When A and I first arrived down in southern NM and got a house, we planted fruit trees right away. Even if you're not sure you'll be in a place long, if you get fruit trees in the ground you might get a crop before you know it and, in the Land of Entrapment, it's never wise to predict moving on. Consequently, we put in two cherries, an apricot, and a peach. One of the cherries and the apricot promptly died and the other cherry tree gave up last spring, but the dwarf peach has carried on and this year we've actually been getting a decent batch of peaches off of it.



Alas, despite netting to avoid the depredations of birds and red squirrels, we're still sharing way too much in the way of peach flesh.






The culprits?

Based upon one miscreant caught in the act from this picking, at least some of them are click beetles.




Regardless of the losses, we're pretty happy that our tree is producing in its fourth year. Not enough fruit to can or even freeze, but enough for sliced peaches in the morning or over homemade vanilla ice cream. Peaches, like tomatoes, are one of those fruits that are best ripened all the way on the vine and then eaten fresh. I don't think I've ever purchased a decent peach in a grocery store. Next year, if it looks like we'll get peaches again we'll look at some control so we don't have to share quite as much with them.


Sunday, July 06, 2014

summer and bbq

Today dawned cool-ish, cloudy, and very humid with some puddles from an overnight shower. I'll take it as a good portent for the rest of the summer, as it always seems to me that the monsoon season should start around Independence Day if we are going to have a good one.

Chad Love recently posted about the drought continuing in his end of the near-Southwest. In contrast, southeast NM has the prospect of at least approaching "abnormally dry". After no precip for the first four and a half months of the year, we got a big storm in late May followed by some decent rain in June. If the afternoon thundershowers come through for the rest of July and into August, we might actually see some birds this year and the deer, elk, antelope, etc. that have made it this far might go into the winter in decent shape.

Many years we celebrated Independence Day by taking advantage of the opportunity to go up to a wine festival near Santa Fe which features New Mexico wines. That festival is a bit further down the road, so this year we contented ourselves with work, house work, and making another foray into cooking ribs.





This year it was back ribs. A little salt and pepper is all they got before going onto the barbecue, indirect heat only with smoke from oak splits, four and a half hours at around 200 F.
A cold beer and some light reading make tending the fire and the meat barely any work at all.

Meanwhile, sauce, this one a ketchup based recipe with lots of added acid and a fair bit of heat, along with diced onion and celery. I'd post the recipe, but it isn't mine to share.



For the last hour and a half or so, I wiped the meat with the sauce every ten to fifteen minutes to create a glazing. The sauce and glazing technique are both from A's father, who has been making fantastic ribs in a well seasoned  mushi kamado pot for decades. Lacking a ceramic pot steeped in years of smoke and vaporized meat essence, not to mention anything like the amount of practice, I didn't get to quite the same result. Nonetheless,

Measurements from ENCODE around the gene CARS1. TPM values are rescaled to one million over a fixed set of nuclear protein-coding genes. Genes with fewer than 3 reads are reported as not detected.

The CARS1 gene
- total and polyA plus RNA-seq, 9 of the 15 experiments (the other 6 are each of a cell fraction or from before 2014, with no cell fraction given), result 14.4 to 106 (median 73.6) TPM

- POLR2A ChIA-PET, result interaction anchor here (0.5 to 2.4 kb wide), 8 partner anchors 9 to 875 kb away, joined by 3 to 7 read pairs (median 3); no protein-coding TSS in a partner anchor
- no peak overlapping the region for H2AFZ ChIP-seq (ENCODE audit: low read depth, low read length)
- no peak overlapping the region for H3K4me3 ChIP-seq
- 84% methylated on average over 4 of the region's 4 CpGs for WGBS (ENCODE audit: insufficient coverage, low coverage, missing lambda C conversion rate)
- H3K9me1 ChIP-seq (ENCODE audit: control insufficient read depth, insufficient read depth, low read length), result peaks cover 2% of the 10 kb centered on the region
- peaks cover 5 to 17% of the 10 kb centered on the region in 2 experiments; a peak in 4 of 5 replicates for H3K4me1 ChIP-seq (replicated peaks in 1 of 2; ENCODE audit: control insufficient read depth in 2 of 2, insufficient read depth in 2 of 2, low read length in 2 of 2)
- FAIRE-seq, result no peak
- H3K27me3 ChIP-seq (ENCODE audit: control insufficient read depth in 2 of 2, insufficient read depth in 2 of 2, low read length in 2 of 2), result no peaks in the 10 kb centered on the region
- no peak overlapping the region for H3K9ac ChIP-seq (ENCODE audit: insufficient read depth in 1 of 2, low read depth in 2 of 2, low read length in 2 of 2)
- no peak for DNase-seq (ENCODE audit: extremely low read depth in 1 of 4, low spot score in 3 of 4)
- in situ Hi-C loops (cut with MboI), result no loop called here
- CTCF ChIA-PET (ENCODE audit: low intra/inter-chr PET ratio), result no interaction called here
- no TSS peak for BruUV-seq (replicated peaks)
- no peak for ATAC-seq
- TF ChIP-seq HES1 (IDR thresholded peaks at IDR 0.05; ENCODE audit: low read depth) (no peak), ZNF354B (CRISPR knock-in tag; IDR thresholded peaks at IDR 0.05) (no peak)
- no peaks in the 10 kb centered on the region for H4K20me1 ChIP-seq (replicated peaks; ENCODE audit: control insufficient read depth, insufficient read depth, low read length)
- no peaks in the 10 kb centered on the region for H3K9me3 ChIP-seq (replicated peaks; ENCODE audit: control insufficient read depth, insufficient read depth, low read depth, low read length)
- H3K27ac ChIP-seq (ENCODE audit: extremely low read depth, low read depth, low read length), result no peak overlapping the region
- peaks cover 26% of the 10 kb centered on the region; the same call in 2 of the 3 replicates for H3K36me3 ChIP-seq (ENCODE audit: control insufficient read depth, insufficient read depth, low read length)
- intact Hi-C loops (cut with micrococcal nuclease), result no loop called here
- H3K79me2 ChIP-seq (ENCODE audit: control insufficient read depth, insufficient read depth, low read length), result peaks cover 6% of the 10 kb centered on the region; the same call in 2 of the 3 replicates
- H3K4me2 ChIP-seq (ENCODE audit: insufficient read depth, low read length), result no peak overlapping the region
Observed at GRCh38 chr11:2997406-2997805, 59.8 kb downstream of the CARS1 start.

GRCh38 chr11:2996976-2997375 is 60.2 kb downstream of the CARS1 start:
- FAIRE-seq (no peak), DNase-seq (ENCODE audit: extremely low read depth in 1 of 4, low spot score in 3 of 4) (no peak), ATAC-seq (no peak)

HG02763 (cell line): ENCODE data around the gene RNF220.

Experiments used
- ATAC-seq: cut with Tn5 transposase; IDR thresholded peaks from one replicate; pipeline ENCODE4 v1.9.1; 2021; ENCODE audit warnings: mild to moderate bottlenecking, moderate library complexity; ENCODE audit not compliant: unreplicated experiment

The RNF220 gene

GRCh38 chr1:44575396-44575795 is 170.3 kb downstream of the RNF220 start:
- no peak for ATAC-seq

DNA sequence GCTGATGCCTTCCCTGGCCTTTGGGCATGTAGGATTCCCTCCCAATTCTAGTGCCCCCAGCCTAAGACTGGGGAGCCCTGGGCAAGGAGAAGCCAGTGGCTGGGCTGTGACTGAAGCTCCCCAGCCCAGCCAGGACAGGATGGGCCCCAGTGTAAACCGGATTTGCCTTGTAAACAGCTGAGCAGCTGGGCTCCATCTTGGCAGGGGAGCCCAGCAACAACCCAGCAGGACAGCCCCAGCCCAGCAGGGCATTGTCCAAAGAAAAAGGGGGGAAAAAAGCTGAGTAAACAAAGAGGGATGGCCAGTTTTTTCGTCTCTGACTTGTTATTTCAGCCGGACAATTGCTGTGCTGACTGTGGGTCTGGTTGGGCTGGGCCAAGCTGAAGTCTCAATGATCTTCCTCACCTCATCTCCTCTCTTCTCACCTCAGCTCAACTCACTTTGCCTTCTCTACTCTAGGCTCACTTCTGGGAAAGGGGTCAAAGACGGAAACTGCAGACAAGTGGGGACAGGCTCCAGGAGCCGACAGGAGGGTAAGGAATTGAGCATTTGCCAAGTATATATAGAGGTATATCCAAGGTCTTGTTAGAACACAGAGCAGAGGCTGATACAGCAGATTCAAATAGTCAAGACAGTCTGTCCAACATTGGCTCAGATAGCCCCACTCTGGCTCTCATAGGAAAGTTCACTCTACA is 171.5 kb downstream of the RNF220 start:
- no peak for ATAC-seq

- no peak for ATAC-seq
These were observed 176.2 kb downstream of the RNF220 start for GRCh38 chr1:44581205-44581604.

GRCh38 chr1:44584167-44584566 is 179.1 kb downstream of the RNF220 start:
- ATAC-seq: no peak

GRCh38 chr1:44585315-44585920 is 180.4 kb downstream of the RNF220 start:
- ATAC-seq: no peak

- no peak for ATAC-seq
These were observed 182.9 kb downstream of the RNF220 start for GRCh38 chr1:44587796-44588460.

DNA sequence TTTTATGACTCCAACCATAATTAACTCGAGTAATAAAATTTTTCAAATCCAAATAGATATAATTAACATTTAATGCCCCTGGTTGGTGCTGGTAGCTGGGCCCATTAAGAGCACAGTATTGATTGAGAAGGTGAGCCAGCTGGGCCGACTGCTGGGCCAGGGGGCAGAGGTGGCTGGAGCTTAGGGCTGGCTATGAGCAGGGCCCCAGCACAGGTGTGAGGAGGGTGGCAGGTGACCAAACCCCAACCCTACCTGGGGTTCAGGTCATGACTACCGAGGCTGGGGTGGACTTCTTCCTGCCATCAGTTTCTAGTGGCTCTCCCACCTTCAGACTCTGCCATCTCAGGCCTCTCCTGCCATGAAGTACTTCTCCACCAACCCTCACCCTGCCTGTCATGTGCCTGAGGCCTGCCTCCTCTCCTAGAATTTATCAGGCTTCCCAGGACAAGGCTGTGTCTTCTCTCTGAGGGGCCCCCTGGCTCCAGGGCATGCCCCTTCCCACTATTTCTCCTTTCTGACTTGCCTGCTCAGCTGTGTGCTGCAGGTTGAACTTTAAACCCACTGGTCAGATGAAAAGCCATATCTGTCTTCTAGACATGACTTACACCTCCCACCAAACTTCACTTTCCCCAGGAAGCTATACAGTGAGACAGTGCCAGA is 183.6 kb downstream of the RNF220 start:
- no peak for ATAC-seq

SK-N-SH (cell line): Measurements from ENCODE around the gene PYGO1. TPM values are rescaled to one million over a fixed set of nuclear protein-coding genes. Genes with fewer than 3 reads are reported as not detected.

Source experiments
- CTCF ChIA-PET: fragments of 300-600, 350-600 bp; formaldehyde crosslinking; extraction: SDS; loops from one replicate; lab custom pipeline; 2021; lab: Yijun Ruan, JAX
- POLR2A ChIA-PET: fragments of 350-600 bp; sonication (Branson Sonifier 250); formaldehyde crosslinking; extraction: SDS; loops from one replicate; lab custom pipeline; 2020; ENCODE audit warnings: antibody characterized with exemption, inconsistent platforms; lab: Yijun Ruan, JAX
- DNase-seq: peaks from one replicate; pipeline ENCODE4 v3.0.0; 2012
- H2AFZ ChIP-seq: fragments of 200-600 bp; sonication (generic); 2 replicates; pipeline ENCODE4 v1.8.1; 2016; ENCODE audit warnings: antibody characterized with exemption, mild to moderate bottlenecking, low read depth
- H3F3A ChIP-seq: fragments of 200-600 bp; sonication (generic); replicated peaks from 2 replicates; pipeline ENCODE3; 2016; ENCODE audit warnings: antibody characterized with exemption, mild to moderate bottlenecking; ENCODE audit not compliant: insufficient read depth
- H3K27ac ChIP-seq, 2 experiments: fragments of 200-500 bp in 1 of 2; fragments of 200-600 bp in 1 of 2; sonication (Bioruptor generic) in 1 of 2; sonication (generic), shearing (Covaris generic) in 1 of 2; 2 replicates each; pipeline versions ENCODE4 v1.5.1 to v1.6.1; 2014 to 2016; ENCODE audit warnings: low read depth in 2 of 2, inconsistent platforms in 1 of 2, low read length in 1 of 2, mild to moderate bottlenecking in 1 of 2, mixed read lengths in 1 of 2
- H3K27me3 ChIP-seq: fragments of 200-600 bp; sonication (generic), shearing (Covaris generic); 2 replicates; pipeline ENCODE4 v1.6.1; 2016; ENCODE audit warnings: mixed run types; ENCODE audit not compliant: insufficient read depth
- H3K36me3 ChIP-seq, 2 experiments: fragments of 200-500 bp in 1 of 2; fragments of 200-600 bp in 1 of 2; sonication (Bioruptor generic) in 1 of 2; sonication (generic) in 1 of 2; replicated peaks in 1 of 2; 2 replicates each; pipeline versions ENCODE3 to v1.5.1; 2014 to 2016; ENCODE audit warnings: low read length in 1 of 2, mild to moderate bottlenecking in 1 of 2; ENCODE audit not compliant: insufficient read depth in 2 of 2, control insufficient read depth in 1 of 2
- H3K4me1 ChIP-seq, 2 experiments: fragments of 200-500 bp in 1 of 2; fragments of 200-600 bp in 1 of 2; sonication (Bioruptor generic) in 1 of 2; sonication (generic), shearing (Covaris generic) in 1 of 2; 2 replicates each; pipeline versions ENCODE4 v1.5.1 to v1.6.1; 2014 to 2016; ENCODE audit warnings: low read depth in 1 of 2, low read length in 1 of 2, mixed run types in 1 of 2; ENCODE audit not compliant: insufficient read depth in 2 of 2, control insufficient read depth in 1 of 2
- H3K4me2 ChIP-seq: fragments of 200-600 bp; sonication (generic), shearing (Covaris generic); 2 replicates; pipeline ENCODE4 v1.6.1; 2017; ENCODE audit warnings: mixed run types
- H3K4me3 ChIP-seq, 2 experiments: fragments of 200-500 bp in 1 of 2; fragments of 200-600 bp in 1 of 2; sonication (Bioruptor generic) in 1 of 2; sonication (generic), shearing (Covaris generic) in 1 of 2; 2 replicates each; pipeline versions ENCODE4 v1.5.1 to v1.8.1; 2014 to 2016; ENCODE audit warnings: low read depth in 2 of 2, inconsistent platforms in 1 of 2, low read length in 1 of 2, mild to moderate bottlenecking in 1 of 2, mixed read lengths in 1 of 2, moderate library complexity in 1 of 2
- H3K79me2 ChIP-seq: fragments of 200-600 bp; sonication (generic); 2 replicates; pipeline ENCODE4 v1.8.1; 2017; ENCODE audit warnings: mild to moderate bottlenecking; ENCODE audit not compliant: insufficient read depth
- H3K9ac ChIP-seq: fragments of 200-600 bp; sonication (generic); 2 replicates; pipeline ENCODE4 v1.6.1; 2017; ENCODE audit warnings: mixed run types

at the risk of bragging, they came out pretty well. The low heat kept the sauce from burning except on the very ends of the bones, where it formed little crunch bits of carcinogenic goodness, and the meat was nicely seasoned and glazed. Another hour on the heat would have been good, but the meat still falls of the bone. The layer of connective tissue on the inside of the ribs wasn't quite to the point that it completely falls apart, hence the call for an extra hour. All I needed was an earlier start, another couple of chapters to read, and another Shiner (or so).





In a completely uncompensated endorsement, if you can find it, I'd strongly recommend accompanying your summer grilled meats (or winter elk frites) with Korbel's "Rouge"





A medium-dry sparkling pinot noir/cabernet blend, this is a medium bodied red that goes well with well handled game, not so tannic that it overpowers the meat, but still handles the richness of barbecued ribs well. At +/- $12 a bottle, it isn't too much of an extravagance to go with a nice dinner.

Saturday, March 29, 2014

interface, part 2

Last year we had cat and squirrel through the glass. Come the new year, the parties have stepped up their game a bit:



Getting up into the tree, the cat can't quite keep up with the tree rat.


So, he takes his metaphorical ball and goes home (look on the right side of the trunk, one cat-height above Tommy's back).


 Rematch?

Sunday, February 23, 2014

Pollen

Ragweed, kochia, grass, creasote bush, or elm, all take second seat to juniper, which fills the eyes with tears and the air with sneezes come this time of year in the Southwest.


That isn't dust, it's pollen knocked loose by a thrown stone and a small portion of what that tree is producing right not. The occasional 70 degree day in February doesn't come without a price.